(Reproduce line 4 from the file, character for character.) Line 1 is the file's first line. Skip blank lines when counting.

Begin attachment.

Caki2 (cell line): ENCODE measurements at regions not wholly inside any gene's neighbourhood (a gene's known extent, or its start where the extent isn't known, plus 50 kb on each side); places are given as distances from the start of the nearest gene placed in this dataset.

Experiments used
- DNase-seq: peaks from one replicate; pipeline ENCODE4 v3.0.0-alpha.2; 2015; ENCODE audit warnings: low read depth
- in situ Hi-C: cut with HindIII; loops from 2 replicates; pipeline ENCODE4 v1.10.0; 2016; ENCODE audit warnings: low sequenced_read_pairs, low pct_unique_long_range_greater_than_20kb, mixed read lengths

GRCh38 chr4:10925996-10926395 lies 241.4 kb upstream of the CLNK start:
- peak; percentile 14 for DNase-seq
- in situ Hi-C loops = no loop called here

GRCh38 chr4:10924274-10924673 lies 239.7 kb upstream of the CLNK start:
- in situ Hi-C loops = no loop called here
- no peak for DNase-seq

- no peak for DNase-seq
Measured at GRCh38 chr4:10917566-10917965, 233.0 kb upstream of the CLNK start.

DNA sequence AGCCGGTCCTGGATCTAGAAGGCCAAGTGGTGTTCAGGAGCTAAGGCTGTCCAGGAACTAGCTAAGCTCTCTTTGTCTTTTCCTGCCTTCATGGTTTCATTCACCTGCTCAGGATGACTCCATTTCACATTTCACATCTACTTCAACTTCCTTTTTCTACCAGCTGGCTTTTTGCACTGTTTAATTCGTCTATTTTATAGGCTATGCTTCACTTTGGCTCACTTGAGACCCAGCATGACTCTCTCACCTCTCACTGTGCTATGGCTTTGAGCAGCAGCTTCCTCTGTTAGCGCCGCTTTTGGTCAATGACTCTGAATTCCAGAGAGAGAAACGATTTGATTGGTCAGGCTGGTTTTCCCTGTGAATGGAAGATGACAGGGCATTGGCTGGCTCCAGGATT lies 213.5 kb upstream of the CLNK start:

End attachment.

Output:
- in situ Hi-C: cut with HindIII; loops from 2 replicates; pipeline ENCODE4 v1.10.0; 2016; ENCODE audit warnings: low sequenced_read_pairs, low pct_unique_long_range_greater_than_20kb, mixed read lengths